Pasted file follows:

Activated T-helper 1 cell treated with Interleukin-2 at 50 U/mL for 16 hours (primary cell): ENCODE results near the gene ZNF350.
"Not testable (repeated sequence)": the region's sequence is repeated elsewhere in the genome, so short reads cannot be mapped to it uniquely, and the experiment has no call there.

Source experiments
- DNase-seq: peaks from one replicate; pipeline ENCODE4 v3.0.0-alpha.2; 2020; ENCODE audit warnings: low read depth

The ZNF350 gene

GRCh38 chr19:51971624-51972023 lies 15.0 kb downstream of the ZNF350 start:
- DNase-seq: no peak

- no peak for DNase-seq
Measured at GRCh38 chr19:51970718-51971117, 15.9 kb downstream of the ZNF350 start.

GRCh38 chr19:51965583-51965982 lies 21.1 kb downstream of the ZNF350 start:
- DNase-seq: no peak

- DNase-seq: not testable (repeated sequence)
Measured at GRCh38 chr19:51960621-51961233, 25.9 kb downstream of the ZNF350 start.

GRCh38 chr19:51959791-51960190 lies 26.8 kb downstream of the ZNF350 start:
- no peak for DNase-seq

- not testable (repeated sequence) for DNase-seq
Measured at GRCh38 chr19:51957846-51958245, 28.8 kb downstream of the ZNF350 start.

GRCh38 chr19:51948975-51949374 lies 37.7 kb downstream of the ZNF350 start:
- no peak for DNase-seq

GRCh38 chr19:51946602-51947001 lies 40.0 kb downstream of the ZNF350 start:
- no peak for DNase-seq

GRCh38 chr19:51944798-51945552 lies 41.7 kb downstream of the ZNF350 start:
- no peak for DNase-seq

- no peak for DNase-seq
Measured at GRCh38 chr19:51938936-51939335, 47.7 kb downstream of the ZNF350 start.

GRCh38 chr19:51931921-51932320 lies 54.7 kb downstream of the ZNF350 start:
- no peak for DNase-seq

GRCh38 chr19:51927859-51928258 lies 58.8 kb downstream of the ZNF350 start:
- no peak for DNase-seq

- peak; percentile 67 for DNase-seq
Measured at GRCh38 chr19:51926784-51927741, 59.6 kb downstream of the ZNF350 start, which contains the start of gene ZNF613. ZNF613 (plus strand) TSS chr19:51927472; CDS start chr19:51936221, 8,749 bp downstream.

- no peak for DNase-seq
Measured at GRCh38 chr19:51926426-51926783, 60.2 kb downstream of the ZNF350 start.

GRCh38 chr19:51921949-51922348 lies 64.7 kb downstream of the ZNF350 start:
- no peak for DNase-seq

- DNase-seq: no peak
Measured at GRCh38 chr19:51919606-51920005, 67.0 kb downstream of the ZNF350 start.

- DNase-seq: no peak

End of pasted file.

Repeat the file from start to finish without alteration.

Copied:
Activated T-helper 1 cell treated with Interleukin-2 at 50 U/mL for 16 hours (primary cell): ENCODE results near the gene ZNF350.
"Not testable (repeated sequence)": the region's sequence is repeated elsewhere in the genome, so short reads cannot be mapped to it uniquely, and the experiment has no call there.

Source experiments
- DNase-seq: peaks from one replicate; pipeline ENCODE4 v3.0.0-alpha.2; 2020; ENCODE audit warnings: low read depth

The ZNF350 gene

GRCh38 chr19:51971624-51972023 lies 15.0 kb downstream of the ZNF350 start:
- DNase-seq: no peak

- no peak for DNase-seq
Measured at GRCh38 chr19:51970718-51971117, 15.9 kb downstream of the ZNF350 start.

GRCh38 chr19:51965583-51965982 lies 21.1 kb downstream of the ZNF350 start:
- DNase-seq: no peak

- DNase-seq: not testable (repeated sequence)
Measured at GRCh38 chr19:51960621-51961233, 25.9 kb downstream of the ZNF350 start.

GRCh38 chr19:51959791-51960190 lies 26.8 kb downstream of the ZNF350 start:
- no peak for DNase-seq

- not testable (repeated sequence) for DNase-seq
Measured at GRCh38 chr19:51957846-51958245, 28.8 kb downstream of the ZNF350 start.

GRCh38 chr19:51948975-51949374 lies 37.7 kb downstream of the ZNF350 start:
- no peak for DNase-seq

GRCh38 chr19:51946602-51947001 lies 40.0 kb downstream of the ZNF350 start:
- no peak for DNase-seq

GRCh38 chr19:51944798-51945552 lies 41.7 kb downstream of the ZNF350 start:
- no peak for DNase-seq

- no peak for DNase-seq
Measured at GRCh38 chr19:51938936-51939335, 47.7 kb downstream of the ZNF350 start.

GRCh38 chr19:51931921-51932320 lies 54.7 kb downstream of the ZNF350 start:
- no peak for DNase-seq

GRCh38 chr19:51927859-51928258 lies 58.8 kb downstream of the ZNF350 start:
- no peak for DNase-seq

- peak; percentile 67 for DNase-seq
Measured at GRCh38 chr19:51926784-51927741, 59.6 kb downstream of the ZNF350 start, which contains the start of gene ZNF613. ZNF613 (plus strand) TSS chr19:51927472; CDS start chr19:51936221, 8,749 bp downstream.

- no peak for DNase-seq
Measured at GRCh38 chr19:51926426-51926783, 60.2 kb downstream of the ZNF350 start.

GRCh38 chr19:51921949-51922348 lies 64.7 kb downstream of the ZNF350 start:
- no peak for DNase-seq

- DNase-seq: no peak
Measured at GRCh38 chr19:51919606-51920005, 67.0 kb downstream of the ZNF350 start.

- DNase-seq: no peak